One really cool thing about Final Fantasy III is that you can change the “jobs” of your party members. Choose between Fighter, Monk, Black Wizard, White Wizard, Red Wizard, and general purpose “Onion Kid” (don’t ask me…). You can change jobs at any time although you have to unequip everything you’re carrying to do it, because certain jobs can only use certain equipment. There’s a thoughtful “Remove All” option in the menu, but it’s still a pain to do.

Final Fantasy III reminds me of the classic Final Fantasy Legend on the black and white Game Boy, with its limited dialogue, ‘chibi’ character style and sentimental, warbley music. Except this time it’s in colour. And it looks and sounds lovely even to this day.

Final Fantasy III was the last of the Famicom Final Fantasy games – the baton was then taken by the Super Nintendo for the next three releases.

More: Final Fantasy III on Wikipedia

Super Mario Bros. 3, NES

Of the three Super Mario Bros. games released for the Nintendo Entertainment System, this 1988 release must surely rate as the best.

Directed by Takashi Tezuka and produced by Shigeru Miyamoto, Super Mario Bros. 3 really takes the Mario series to a whole new level, with new techniques, gimmicks, and secrets, as well as the usual high standard of finesse and charm.

Super Mario Bros. 3 forgets that Super Mario Bros. 2 ever existed and instead goes back to what made Super Mario Bros. so enjoyable to play. And that is: challenging, left to right-scrolling levels, and precise control over Mario (or Luigi – the two-player mode came back). In this game Mario could (for the first time) slide down slopes; pick up and throw special blocks; freely climb vines, and also fly, float, swim faster, and throw hammers (!) using collectable power-ups.

Individual levels form part of eight themed ‘worlds’, and a map allows you to choose which level to take on next (another new feature at the time), and although the game is still relatively linear it does at least give you the occasional alternative route. Plus: you can now see secret areas opening up on the main map, which is quite exciting (and something that we later saw expanded in the phenomenal Super Nintendo sequel to this, Super Mario World).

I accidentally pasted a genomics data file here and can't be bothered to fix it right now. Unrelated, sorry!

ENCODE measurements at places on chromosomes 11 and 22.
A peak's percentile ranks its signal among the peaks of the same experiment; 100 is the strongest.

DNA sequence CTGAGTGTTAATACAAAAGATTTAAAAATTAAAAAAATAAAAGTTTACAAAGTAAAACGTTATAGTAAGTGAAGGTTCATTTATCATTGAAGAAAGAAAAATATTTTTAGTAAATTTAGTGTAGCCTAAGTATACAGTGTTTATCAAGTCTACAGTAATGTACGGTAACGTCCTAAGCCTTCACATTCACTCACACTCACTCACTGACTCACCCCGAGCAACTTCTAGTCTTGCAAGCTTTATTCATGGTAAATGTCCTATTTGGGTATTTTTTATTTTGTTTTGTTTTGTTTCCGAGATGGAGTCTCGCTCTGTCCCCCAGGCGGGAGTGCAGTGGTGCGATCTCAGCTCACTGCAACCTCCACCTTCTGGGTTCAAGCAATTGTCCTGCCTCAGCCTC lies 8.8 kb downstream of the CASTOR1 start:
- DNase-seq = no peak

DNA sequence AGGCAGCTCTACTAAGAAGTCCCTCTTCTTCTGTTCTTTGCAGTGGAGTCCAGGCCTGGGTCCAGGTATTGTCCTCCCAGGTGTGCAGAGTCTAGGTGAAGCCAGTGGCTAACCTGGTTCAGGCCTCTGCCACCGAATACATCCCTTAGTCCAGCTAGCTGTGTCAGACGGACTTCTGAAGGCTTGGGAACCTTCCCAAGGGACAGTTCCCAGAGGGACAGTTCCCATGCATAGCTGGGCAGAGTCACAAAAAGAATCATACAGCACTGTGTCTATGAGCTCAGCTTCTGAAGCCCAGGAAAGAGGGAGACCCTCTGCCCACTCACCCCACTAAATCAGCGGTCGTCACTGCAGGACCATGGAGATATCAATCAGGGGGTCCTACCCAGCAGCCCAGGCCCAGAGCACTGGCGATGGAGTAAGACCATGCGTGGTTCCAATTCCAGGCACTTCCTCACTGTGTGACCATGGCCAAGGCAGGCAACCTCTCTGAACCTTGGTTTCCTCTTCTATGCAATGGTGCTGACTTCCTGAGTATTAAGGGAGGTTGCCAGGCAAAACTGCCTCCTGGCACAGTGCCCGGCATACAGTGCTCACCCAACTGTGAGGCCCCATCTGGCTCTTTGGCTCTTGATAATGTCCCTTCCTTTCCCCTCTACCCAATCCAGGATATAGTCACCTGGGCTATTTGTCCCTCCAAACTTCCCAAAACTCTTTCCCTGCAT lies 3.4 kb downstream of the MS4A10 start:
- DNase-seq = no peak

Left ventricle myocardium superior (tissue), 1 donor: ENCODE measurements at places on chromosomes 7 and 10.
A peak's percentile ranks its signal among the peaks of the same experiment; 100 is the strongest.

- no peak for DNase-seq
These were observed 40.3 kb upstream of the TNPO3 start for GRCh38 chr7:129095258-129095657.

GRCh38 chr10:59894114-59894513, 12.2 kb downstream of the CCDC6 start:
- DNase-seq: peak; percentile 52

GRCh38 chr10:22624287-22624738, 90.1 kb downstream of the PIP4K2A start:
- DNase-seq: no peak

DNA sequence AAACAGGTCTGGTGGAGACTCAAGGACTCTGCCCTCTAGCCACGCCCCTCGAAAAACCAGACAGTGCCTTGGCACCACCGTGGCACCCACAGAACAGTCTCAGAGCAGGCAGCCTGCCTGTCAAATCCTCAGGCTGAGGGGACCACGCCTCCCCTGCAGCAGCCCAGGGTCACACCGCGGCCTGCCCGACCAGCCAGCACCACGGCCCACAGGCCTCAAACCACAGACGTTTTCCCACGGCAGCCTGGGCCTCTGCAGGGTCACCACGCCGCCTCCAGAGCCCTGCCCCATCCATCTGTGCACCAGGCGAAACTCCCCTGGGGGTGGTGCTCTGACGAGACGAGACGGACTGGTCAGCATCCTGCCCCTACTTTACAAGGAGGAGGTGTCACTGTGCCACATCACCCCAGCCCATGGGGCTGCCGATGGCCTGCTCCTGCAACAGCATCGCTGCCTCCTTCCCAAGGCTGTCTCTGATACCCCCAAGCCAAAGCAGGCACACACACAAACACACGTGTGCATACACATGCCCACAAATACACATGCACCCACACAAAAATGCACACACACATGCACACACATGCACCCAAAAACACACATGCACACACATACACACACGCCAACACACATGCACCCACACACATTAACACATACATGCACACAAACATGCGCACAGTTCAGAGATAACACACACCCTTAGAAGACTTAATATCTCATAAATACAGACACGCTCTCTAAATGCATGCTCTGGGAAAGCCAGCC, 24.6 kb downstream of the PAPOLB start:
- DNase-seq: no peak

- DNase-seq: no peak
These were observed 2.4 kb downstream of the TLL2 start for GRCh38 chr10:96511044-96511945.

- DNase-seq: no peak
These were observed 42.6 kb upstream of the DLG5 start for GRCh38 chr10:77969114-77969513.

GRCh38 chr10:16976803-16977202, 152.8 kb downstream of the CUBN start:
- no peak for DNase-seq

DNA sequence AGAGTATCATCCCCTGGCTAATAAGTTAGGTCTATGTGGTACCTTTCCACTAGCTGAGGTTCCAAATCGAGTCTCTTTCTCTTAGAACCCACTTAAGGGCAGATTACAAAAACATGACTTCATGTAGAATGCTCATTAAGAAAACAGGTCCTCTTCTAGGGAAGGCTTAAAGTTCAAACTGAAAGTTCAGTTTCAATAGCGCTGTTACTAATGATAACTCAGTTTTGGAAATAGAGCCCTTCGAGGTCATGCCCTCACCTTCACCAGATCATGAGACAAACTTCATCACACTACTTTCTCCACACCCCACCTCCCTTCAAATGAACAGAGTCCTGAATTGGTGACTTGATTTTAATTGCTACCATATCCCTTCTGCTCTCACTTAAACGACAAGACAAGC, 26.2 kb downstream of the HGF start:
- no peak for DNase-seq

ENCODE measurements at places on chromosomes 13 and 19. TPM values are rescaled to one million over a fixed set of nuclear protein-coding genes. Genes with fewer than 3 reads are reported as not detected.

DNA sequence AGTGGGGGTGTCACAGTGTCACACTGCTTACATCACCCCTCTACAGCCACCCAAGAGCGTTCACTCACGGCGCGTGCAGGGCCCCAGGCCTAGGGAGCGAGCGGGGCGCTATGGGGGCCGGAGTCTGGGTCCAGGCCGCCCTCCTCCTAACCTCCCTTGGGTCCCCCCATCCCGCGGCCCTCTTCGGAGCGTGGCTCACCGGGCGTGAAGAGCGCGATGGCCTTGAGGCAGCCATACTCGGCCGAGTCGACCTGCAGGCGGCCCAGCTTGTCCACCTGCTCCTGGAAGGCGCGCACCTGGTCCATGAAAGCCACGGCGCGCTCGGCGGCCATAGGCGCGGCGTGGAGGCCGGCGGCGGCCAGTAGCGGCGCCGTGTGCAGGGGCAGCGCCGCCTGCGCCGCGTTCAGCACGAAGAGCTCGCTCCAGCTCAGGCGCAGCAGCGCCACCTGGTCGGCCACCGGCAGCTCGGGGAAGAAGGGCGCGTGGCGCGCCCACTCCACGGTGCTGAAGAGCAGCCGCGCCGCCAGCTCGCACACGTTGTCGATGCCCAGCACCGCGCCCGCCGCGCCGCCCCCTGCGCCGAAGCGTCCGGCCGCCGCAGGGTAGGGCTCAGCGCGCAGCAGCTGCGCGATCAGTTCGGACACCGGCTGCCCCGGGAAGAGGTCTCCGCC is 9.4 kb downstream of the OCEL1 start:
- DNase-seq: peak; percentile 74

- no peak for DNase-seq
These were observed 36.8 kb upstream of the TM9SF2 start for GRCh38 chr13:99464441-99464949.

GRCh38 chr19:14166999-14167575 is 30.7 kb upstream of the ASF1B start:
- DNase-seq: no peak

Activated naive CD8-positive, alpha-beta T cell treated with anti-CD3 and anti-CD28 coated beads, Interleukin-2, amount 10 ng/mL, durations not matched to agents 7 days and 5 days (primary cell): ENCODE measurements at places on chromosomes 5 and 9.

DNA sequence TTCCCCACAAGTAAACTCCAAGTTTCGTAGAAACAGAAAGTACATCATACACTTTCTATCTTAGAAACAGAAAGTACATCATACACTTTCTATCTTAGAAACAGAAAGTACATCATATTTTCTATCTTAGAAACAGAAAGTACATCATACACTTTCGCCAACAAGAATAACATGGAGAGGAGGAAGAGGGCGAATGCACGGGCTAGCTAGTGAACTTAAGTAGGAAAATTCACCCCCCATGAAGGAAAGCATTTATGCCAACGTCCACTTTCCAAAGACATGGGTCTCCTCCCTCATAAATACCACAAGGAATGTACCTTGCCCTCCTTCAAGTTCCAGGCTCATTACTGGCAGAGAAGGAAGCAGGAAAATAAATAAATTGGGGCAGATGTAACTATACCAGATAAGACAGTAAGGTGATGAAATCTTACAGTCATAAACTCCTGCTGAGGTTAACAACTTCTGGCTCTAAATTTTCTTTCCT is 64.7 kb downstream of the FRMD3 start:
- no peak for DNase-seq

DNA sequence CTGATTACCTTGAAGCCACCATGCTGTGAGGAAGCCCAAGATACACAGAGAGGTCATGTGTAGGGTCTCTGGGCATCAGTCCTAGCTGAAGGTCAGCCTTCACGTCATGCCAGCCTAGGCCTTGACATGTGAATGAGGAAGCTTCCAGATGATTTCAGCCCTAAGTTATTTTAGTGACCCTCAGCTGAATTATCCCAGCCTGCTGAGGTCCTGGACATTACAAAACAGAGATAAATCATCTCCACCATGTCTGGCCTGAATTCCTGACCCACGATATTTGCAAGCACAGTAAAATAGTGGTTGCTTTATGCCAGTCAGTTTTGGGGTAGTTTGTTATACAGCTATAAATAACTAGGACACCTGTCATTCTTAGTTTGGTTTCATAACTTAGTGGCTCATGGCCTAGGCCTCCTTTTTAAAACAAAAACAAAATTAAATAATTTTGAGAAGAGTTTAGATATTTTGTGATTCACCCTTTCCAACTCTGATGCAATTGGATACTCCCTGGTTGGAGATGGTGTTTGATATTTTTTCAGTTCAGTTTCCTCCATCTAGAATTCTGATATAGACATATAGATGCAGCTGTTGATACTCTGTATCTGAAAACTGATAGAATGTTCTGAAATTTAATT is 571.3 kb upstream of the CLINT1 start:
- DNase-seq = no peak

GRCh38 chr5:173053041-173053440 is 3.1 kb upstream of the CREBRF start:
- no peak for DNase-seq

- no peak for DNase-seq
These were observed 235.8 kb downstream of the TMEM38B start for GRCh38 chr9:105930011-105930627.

Super Mario Bros. 3 also introduces bonus mini-games into the mix and these allow the player to win extra lives or power-ups which can be used later during a level.

Playing it now, there is no doubting that Super Mario Bros. 3 is an amazing game that has stood the test of time well. In some respects it plays a bit like a prototype of the peerless Super Mario World, which indeed it is – a prototype of that game, albeit one that sold almost 20 million physical copies worldwide!

More: Super Mario Bros. 3 on Wikipedia

Super Mario Bros. 2, NES

The North American release of Super Mario Bros. 2 was controversial because it was not the same Super Mario Bros. 2 that was released in Japan – it was a re-skinned game; made into a Mario game, because the Nintendo bigwigs thought the original was too difficult for western gamers.

And the result is the game you see here. It looks like Mario from a distance, but when you drill down to it, there are quite a few differences. In this there is no two-player option. Players can instead choose to play each stage as one of four different characters – Mario (of course), Luigi, Toad (the mushroom), and Princess Peach. Each character can run and jump, and climb, and do all the usual Mario-style actions, but they also each have a unique ability. Mario can jump the farthest; Luigi – the highest; Peach can float, and Toad can pick up items quickly.

Also unlike the previous game: the player can explore both left and right – as well as vertically – rather than being forced to always move left to right. Enemies are no longer beaten by jumping on them. Instead: they can be ridden on by jumping on them. And if you do want/need to beat them up you have to throw objects at them instead.

Super Mario Bros. 2 contains twenty different levels in total, spread over seven themed worlds. Each world has different enemies, plus a boss battle at the end.

Although this version of Super Mario Bros. 2 has since gone on to be regarded as a bit of a retro-gaming classic, it is easy to see why it garnered some criticism at the time. It does deviate from many of the Mario conventions we’ve come to recognise, although it does retain the precise controls, cute graphics, and charm of the Mario series as a whole, so is well worth a play.

More: Super Mario Bros. 2 on Wikipedia